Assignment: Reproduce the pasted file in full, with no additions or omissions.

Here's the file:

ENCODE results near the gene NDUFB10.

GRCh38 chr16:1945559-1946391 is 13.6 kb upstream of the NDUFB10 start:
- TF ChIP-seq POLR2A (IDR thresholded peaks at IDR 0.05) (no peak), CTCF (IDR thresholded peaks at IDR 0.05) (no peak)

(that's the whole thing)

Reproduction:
ENCODE results near the gene NDUFB10.

GRCh38 chr16:1945559-1946391 is 13.6 kb upstream of the NDUFB10 start:
- TF ChIP-seq POLR2A (IDR thresholded peaks at IDR 0.05) (no peak), CTCF (IDR thresholded peaks at IDR 0.05) (no peak)